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The Employee Benefits Industry Where Technology Fails

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Technology is sexy. I can sell. Also, in the benefits industry, the venture attracts significant investment from his capital.

Many companies have sprung up over the past decade, promising a panacea of ​​ease and simplicity when running benefits, HR, and payroll programs.

We partly agree with their intent to make employee benefits easier through software and automation. It’s the value of an in-service expert that guides the decisions you need to make before you hit the button.

The employee benefits industry has changed over the past decade with the introduction of technology as a way to onboard and manage employees and their benefits. Larger employers were already doing this, but to smaller employers (most employers here in the North Bay), it was a strange one. It was a blessing and a curse.

It’s a blessing because it forced an industry (employee benefits brokers) to adopt or die technology that has barely changed. Smaller employers have also become happy with the idea of ​​using technology to more effectively manage their employees and benefits programs.

The curse arose because it spawned a slew of benefits companies focused solely on technology, posing as proper employee benefits brokers to sell the ease of use of technology. This oversimplified what benefits brokers do and tried to redefine the job. The idea ultimately failed and these people had to regroup.

As mentioned above, forcing brokers and employers to adopt technology has been a good thing, but the trick is finding the right balance of usage. The use of technology in the benefits industry cannot be all or nothing.

don’t sell illusions

In our experience, salespeople in tech-only organizations are just salespeople.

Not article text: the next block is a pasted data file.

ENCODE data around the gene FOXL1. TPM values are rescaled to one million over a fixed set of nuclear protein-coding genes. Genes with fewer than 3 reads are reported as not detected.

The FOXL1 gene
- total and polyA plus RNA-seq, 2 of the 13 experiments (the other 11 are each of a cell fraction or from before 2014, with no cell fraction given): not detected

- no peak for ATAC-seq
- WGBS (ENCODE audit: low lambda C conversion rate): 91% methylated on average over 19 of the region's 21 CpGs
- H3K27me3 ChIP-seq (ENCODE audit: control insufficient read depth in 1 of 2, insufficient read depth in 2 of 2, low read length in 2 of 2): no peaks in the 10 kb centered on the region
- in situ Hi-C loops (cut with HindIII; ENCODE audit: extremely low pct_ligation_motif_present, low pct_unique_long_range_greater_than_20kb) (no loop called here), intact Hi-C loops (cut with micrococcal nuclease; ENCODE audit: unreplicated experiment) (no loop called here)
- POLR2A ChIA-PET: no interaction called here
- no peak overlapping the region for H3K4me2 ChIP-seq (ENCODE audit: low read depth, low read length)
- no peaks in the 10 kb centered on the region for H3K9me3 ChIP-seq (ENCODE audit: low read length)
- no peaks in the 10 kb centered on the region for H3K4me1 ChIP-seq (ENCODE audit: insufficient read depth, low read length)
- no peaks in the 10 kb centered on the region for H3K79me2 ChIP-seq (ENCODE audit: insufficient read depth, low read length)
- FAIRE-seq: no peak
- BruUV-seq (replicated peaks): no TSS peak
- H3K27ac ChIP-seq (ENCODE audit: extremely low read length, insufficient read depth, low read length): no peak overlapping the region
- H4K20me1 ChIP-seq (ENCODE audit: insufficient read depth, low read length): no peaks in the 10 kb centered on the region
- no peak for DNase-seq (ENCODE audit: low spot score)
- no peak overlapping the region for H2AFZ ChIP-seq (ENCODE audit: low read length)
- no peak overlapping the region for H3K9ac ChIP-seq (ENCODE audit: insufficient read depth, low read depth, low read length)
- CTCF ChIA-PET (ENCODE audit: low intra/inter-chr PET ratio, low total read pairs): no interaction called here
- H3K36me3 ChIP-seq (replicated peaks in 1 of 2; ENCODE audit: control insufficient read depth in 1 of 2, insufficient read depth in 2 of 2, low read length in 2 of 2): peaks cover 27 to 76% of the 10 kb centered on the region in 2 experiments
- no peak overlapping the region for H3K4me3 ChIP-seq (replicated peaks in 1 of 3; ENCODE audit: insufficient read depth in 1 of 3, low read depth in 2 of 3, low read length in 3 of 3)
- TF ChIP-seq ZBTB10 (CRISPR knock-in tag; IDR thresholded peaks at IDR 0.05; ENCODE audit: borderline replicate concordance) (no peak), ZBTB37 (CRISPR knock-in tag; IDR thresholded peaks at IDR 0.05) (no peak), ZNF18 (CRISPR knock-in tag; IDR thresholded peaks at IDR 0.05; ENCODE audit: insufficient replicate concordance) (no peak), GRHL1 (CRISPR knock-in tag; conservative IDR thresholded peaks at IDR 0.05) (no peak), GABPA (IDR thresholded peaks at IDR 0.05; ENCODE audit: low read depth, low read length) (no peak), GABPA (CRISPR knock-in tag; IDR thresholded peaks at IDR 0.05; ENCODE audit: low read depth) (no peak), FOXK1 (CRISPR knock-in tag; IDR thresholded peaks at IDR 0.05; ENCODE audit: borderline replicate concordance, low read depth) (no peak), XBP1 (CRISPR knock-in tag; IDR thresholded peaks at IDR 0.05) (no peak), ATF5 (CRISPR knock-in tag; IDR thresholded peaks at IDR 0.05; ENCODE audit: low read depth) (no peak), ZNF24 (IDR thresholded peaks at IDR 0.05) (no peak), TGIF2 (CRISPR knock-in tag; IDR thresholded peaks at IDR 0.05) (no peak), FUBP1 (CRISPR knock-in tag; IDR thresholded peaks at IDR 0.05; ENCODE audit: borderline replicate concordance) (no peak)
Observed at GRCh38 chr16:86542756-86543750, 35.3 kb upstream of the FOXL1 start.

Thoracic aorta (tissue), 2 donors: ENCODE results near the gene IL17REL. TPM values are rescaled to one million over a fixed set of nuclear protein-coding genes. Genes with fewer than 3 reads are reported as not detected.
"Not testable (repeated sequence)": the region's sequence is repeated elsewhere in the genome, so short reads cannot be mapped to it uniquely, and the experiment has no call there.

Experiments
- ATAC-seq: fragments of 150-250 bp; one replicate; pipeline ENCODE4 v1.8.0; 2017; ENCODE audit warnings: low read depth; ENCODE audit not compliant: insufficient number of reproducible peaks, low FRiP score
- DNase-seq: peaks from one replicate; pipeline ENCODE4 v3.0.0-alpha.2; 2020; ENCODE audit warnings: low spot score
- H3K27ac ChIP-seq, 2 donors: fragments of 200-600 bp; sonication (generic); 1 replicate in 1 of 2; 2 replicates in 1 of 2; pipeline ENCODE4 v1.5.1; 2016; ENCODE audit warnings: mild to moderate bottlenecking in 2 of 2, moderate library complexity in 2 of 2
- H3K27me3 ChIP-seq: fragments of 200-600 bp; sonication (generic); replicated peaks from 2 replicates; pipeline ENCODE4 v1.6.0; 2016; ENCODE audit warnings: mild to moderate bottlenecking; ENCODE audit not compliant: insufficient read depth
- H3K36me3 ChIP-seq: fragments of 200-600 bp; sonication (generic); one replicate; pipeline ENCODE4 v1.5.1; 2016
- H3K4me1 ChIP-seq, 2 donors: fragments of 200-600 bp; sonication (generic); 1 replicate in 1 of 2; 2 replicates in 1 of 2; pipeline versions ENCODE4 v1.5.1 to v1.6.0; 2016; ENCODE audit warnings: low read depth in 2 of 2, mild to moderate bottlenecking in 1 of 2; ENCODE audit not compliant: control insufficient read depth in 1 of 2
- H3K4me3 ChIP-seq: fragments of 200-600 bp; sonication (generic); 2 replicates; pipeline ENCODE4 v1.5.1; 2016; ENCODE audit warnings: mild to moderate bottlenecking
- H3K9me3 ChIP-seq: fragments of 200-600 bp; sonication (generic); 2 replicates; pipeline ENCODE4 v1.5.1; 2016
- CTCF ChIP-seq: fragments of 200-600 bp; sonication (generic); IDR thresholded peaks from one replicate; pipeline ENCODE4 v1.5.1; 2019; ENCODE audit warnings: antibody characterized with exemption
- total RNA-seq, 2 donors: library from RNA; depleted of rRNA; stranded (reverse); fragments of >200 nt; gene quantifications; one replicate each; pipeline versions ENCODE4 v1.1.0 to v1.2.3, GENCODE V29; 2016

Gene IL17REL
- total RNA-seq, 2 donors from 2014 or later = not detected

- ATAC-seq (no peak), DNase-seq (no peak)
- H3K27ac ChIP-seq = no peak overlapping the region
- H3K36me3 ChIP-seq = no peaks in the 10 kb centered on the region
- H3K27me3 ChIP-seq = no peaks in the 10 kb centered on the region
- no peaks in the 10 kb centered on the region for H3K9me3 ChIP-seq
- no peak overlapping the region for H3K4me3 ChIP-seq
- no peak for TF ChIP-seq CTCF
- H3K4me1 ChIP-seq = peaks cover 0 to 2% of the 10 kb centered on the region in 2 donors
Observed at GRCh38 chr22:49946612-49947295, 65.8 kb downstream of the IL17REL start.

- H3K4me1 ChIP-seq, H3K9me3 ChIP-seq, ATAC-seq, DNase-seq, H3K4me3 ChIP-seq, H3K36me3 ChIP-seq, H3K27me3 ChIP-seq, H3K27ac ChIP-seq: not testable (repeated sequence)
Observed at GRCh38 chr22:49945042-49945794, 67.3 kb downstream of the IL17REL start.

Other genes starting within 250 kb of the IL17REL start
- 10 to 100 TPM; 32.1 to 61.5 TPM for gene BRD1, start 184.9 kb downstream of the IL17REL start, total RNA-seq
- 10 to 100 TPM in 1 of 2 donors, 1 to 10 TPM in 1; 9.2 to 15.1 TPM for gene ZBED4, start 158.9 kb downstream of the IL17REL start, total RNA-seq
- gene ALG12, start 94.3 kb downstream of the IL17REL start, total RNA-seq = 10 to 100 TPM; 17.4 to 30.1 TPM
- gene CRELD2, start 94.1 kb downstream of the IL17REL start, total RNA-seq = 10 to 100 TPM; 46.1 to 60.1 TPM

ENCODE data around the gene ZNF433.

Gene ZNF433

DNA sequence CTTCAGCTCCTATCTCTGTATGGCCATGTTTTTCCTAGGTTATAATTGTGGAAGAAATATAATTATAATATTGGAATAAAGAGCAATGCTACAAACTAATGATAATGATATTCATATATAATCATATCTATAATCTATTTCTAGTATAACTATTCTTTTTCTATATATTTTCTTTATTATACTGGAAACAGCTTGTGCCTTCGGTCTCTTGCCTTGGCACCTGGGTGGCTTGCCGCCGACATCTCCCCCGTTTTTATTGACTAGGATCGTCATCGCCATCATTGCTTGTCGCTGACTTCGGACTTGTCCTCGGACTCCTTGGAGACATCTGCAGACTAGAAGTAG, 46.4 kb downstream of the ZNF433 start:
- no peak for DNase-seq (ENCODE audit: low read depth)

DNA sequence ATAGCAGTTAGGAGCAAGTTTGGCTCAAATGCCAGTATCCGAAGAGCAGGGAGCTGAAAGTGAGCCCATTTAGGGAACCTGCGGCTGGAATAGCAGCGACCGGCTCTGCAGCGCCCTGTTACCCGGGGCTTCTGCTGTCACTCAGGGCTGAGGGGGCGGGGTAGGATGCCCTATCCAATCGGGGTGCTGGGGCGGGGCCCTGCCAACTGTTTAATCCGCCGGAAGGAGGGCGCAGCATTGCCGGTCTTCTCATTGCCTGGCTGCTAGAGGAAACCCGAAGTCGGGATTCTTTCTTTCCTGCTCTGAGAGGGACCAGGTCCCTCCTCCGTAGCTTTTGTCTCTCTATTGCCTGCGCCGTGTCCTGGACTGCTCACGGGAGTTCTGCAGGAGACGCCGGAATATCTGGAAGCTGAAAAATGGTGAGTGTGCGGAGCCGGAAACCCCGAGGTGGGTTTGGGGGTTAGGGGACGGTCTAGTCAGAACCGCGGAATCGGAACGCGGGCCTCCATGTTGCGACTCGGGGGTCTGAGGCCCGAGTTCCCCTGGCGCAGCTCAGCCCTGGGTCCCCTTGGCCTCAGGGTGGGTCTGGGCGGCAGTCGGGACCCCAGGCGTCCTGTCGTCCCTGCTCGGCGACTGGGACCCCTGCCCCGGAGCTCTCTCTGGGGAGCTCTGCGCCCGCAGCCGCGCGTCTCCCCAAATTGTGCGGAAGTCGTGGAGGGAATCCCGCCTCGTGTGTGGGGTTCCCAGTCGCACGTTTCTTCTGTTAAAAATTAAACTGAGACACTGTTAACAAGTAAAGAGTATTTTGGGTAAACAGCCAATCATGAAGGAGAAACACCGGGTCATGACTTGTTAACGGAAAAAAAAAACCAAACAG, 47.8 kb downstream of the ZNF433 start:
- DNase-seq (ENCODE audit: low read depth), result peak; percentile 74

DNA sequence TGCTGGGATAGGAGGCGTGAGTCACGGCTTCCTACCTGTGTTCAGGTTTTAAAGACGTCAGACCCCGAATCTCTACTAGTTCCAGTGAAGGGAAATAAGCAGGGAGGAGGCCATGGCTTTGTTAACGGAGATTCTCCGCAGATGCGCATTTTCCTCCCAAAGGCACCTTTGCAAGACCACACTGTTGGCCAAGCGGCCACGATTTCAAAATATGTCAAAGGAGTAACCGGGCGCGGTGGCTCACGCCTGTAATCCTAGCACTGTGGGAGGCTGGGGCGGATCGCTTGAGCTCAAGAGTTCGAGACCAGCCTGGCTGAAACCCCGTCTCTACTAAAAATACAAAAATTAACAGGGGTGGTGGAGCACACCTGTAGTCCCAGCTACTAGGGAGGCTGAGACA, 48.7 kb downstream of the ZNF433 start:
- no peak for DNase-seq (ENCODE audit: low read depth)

Their job is to get you to say yes no matter what. We have seen employers blinded by these services and moving to “solutions” quickly discover that the services offered by traditional benefits brokers are not built into a technology-first model.

There have been cases where the new ‘broker’ did not handle plan management the way the client thought it would, handle plan renewals, or advise on the benefits program and its long-term plans.

For example, the Affordable Care Act has completed a four-year rollout, health care plan designs have changed, employers’ strategies have changed, and employee wants and needs have changed dramatically recently. These issues cannot be fully addressed by automation. Properly interpreting and applying these new rules and changes requires extensive industry experience and expertise that only humans can bring. More importantly, legally. Does your technology-driven insurer offer this? Make sure they do.

The reality of the promise of technology solutions

A client recently came to us after working with a “technology broker”.

They cited customer service issues and poor access to reporting data and payroll deduction information as the primary reasons for the move. They also later discovered that they had not received market information other than updates and had not been consulted on benefits program strategy, a key tool for maximizing benefits utilization, efficiency and savings. Did.

Another client decided to move to a technology-first solution. Employers were thrilled when Single His Sign On was promised his solution to electronically manage the entire benefits program and handle new employee onboarding and online enrollment into the benefits program.

They came back to us after 3 months. The solution they migrated to offered an online system that allowed employees to select certain benefits, but it didn’t help clients renew their plans or properly handle registration information. did.

My employer was left in complete darkness for over a month as the system was said to be connected in real time to the insurance company, but that was not the case. Of course, this caused big problems for new recruits. Because they had chosen a plan and thought they were covered, but the data wasn’t being transferred to their insurance company.

We strongly advocate the use of technology wherever possible to streamline the benefits process.

We know technology can have a huge positive impact and facilitate many positive things. But what makes technology shine is the right combination of technology and experience (in any industry).

It is the people behind the technology that guide it, tune it, and customize it to each company’s needs. Employers are best served by broker-first firms rather than technology-first ones.